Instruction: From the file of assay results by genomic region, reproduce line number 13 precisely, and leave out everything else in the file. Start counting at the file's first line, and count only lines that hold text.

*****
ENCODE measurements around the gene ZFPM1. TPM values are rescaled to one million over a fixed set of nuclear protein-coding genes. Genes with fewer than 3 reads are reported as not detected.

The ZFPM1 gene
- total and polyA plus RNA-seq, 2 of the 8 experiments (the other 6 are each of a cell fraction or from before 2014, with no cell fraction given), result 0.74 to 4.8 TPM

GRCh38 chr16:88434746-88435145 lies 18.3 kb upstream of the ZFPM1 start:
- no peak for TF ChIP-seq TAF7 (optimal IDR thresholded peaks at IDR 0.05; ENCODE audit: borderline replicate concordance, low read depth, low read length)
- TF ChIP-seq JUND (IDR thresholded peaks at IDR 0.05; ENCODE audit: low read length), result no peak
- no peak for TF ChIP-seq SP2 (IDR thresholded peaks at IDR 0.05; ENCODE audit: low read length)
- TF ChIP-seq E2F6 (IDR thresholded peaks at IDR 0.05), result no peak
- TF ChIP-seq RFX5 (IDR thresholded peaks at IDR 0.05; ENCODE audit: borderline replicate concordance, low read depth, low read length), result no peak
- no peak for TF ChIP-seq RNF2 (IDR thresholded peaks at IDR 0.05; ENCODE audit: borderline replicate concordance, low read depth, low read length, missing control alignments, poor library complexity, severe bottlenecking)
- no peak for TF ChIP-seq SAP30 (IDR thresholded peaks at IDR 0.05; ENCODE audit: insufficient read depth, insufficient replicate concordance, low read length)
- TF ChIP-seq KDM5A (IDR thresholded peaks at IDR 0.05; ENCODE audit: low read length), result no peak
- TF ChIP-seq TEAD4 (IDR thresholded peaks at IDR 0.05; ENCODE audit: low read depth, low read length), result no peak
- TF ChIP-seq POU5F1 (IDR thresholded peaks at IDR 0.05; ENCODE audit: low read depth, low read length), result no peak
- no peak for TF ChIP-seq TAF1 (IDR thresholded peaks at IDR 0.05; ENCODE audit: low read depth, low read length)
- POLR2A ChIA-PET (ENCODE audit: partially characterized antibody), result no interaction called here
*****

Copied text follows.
- TF ChIP-seq TEAD4 (IDR thresholded peaks at IDR 0.05; ENCODE audit: low read depth, low read length), result no peak